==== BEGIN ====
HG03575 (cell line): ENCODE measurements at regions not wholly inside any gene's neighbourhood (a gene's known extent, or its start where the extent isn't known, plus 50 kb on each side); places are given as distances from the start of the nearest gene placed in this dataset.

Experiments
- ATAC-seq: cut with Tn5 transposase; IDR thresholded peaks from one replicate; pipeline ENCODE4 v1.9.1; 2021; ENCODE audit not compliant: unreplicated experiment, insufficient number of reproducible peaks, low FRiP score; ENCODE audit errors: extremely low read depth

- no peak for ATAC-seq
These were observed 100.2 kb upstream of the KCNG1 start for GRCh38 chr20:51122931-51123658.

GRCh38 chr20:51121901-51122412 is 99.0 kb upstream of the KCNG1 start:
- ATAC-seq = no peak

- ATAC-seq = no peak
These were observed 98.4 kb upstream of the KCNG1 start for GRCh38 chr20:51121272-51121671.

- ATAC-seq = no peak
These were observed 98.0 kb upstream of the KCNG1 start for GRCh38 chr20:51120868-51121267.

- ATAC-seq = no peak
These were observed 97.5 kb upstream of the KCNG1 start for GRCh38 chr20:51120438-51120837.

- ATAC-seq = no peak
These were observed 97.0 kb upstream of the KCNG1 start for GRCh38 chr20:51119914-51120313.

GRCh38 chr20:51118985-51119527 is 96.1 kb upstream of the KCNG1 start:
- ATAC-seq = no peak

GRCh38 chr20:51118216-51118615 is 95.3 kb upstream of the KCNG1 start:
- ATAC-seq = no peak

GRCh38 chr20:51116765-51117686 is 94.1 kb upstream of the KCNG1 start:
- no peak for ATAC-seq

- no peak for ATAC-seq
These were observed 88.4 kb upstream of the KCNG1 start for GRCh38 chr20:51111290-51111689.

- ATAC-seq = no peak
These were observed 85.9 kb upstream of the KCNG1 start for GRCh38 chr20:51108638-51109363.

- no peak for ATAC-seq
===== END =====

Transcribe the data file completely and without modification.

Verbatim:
HG03575 (cell line): ENCODE measurements at regions not wholly inside any gene's neighbourhood (a gene's known extent, or its start where the extent isn't known, plus 50 kb on each side); places are given as distances from the start of the nearest gene placed in this dataset.

Experiments
- ATAC-seq: cut with Tn5 transposase; IDR thresholded peaks from one replicate; pipeline ENCODE4 v1.9.1; 2021; ENCODE audit not compliant: unreplicated experiment, insufficient number of reproducible peaks, low FRiP score; ENCODE audit errors: extremely low read depth

- no peak for ATAC-seq
These were observed 100.2 kb upstream of the KCNG1 start for GRCh38 chr20:51122931-51123658.

GRCh38 chr20:51121901-51122412 is 99.0 kb upstream of the KCNG1 start:
- ATAC-seq = no peak

- ATAC-seq = no peak
These were observed 98.4 kb upstream of the KCNG1 start for GRCh38 chr20:51121272-51121671.

- ATAC-seq = no peak
These were observed 98.0 kb upstream of the KCNG1 start for GRCh38 chr20:51120868-51121267.

- ATAC-seq = no peak
These were observed 97.5 kb upstream of the KCNG1 start for GRCh38 chr20:51120438-51120837.

- ATAC-seq = no peak
These were observed 97.0 kb upstream of the KCNG1 start for GRCh38 chr20:51119914-51120313.

GRCh38 chr20:51118985-51119527 is 96.1 kb upstream of the KCNG1 start:
- ATAC-seq = no peak

GRCh38 chr20:51118216-51118615 is 95.3 kb upstream of the KCNG1 start:
- ATAC-seq = no peak

GRCh38 chr20:51116765-51117686 is 94.1 kb upstream of the KCNG1 start:
- no peak for ATAC-seq

- no peak for ATAC-seq
These were observed 88.4 kb upstream of the KCNG1 start for GRCh38 chr20:51111290-51111689.

- ATAC-seq = no peak
These were observed 85.9 kb upstream of the KCNG1 start for GRCh38 chr20:51108638-51109363.

- no peak for ATAC-seq